Global Health Observatory (GHO)

Care seeking for pneumonia

Situation and trends

Pneumonia is responsible for the deaths of about 1.4 million children under-five annually. Addressing the major risk factors for the illness (malnutrition and indoor air pollution), along with vaccination, is essential for preventing the occurrence of the disease. For deaths to be averted, good quality care is crucial. Vital treatment tools for pneumonia include antibiotics and oxygen.

Appropriate care of the sick child is defined as providers that can correctly diagnose and treat pneumonia. Recent surveys indicate that, worldwide, 78% of children under-five with symptoms of pneumonia are taken to an appropriate provider; in low-income countries, this coverage is 46%. Antibiotics have an essential role in reducing deaths due to pneumonia. In low-income countries, less than one-third (24%) of under-five children with symptoms of pneumonia receive this treatment. Although some 451 000 lives have been saved in the last decade due to the pneumonia deaths averted, estimates suggest that the number of lives saved could reach almost 1 million if both prevention and treatment interventions to reduce pneumonia were universally delivered. Children living in rural areas, poor children, and children with poorly educated mothers are less likely to be taken to appropriate care, as compared to children from urban areas, wealthier families, and those with more educated caregivers.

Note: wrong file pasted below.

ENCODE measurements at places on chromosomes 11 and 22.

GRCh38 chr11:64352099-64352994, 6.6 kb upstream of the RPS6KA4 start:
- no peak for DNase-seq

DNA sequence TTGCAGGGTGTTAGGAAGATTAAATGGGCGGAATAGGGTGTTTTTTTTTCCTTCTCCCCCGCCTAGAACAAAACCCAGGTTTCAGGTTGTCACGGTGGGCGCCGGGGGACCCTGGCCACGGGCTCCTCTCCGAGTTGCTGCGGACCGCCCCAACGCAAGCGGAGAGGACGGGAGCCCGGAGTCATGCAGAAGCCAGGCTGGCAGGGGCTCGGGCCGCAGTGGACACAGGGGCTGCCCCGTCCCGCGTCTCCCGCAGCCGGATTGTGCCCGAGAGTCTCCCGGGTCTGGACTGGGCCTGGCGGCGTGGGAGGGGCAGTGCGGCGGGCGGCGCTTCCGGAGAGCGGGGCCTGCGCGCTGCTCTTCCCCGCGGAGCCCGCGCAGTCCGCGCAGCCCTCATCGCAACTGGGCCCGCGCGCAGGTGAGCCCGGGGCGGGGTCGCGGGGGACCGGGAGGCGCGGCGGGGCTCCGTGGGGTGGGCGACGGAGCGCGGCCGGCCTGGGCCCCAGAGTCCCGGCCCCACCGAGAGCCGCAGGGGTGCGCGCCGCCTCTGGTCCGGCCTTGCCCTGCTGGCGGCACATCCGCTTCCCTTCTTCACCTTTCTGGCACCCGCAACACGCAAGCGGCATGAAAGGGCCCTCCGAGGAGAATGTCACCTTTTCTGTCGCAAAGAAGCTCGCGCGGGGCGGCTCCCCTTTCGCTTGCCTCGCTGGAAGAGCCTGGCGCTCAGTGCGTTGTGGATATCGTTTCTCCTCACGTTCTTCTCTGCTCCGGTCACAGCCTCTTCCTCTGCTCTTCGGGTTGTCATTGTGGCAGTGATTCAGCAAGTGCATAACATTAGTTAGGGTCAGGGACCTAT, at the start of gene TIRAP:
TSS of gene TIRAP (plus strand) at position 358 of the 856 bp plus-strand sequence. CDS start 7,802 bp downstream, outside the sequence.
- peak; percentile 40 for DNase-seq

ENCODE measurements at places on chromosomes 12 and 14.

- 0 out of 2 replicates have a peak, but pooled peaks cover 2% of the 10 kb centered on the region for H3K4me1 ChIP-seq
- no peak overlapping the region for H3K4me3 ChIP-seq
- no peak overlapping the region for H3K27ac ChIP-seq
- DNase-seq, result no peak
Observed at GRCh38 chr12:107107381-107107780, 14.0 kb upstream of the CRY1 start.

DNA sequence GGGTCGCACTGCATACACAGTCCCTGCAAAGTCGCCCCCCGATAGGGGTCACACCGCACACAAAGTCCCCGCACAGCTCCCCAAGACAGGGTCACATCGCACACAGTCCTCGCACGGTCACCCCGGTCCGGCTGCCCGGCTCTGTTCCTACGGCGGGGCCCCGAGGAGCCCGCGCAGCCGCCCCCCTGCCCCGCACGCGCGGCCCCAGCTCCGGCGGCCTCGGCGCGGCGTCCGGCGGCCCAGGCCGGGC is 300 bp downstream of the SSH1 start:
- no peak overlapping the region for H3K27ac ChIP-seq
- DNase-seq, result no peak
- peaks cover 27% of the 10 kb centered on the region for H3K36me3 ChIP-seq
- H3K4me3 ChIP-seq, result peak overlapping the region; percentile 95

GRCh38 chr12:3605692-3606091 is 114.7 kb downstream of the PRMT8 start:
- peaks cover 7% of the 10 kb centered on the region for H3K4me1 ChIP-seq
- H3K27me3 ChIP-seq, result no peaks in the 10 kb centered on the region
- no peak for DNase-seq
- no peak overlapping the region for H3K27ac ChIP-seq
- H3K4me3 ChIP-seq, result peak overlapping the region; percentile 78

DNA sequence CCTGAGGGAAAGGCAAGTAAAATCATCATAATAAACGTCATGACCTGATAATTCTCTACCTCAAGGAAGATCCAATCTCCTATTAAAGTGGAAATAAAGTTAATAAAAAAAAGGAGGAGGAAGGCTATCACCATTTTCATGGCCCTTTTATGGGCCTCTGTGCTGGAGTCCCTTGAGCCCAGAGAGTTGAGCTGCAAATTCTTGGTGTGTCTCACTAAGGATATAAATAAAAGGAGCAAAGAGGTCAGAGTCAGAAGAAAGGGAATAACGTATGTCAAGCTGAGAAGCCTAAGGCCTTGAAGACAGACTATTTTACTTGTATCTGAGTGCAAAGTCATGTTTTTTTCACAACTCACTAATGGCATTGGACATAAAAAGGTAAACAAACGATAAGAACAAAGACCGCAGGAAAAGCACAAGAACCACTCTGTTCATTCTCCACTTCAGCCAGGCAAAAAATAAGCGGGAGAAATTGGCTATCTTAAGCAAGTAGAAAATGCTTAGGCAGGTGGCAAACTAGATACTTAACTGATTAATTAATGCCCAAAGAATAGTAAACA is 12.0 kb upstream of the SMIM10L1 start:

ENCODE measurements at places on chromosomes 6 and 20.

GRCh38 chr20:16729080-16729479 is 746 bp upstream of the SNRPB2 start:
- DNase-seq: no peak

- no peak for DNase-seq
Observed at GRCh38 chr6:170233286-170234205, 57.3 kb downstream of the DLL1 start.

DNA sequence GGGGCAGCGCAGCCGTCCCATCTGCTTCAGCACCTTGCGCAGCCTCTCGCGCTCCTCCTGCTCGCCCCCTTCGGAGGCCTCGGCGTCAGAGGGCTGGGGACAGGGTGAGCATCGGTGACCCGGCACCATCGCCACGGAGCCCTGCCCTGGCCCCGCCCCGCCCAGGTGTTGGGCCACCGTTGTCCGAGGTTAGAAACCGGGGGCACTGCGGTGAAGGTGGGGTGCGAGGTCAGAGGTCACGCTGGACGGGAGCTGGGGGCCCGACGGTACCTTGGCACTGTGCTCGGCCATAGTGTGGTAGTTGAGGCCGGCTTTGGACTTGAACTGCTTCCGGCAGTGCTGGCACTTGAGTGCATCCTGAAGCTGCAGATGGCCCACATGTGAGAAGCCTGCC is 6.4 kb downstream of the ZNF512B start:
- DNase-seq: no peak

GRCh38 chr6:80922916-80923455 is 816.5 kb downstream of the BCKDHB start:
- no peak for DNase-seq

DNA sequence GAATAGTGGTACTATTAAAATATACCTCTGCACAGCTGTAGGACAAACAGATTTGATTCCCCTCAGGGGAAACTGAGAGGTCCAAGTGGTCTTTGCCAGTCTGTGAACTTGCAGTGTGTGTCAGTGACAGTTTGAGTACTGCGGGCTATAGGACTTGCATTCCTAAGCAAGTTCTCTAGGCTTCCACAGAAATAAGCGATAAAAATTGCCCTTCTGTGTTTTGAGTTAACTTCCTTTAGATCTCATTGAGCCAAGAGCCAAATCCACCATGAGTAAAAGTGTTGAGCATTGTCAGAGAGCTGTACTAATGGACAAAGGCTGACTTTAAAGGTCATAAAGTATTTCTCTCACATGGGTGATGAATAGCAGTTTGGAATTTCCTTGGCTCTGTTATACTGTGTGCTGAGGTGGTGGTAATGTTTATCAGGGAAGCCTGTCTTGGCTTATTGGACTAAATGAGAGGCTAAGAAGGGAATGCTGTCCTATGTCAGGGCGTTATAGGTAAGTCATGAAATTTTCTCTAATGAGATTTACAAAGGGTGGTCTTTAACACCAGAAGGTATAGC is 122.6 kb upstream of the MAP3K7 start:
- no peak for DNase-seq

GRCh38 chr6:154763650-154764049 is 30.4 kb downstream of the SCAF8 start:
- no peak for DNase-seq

Some progress has been made in care seeking for pneumonia in recent years. However, accelerated and more aggressive efforts should be taken to scale up effective interventions. Progress is possible – countries such as Egypt and Colombia have been able to significantly increase antibiotic coverage in a relatively short period of time.

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